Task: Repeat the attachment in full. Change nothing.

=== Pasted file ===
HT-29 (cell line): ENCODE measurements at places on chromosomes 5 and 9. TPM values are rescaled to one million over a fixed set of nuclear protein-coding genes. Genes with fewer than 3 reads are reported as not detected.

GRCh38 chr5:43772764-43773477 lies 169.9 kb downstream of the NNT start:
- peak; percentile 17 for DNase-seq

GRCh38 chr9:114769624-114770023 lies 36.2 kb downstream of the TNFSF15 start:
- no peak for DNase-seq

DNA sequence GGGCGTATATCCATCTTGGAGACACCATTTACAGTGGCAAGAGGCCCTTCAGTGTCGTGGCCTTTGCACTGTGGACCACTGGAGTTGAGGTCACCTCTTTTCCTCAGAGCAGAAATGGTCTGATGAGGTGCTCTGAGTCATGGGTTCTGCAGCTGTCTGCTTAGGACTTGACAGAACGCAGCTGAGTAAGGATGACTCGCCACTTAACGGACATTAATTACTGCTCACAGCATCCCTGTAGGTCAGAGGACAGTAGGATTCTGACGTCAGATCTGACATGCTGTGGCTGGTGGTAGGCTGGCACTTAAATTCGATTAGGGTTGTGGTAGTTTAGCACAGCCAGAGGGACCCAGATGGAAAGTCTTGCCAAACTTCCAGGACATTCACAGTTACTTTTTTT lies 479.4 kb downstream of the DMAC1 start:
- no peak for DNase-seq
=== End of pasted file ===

HT-29 (cell line): ENCODE measurements at places on chromosomes 5 and 9. TPM values are rescaled to one million over a fixed set of nuclear protein-coding genes. Genes with fewer than 3 reads are reported as not detected.

GRCh38 chr5:43772764-43773477 lies 169.9 kb downstream of the NNT start:
- peak; percentile 17 for DNase-seq

GRCh38 chr9:114769624-114770023 lies 36.2 kb downstream of the TNFSF15 start:
- no peak for DNase-seq

DNA sequence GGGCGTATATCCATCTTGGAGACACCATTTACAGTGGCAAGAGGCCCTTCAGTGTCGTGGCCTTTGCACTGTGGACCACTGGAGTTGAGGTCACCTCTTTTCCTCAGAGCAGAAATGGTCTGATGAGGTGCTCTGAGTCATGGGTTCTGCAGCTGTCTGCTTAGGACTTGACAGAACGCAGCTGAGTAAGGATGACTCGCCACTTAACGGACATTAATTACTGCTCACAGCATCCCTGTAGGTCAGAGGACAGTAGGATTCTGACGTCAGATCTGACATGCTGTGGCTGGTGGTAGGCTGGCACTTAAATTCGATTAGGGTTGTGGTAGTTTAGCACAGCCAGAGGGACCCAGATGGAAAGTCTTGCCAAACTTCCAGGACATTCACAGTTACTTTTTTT lies 479.4 kb downstream of the DMAC1 start:
- no peak for DNase-seq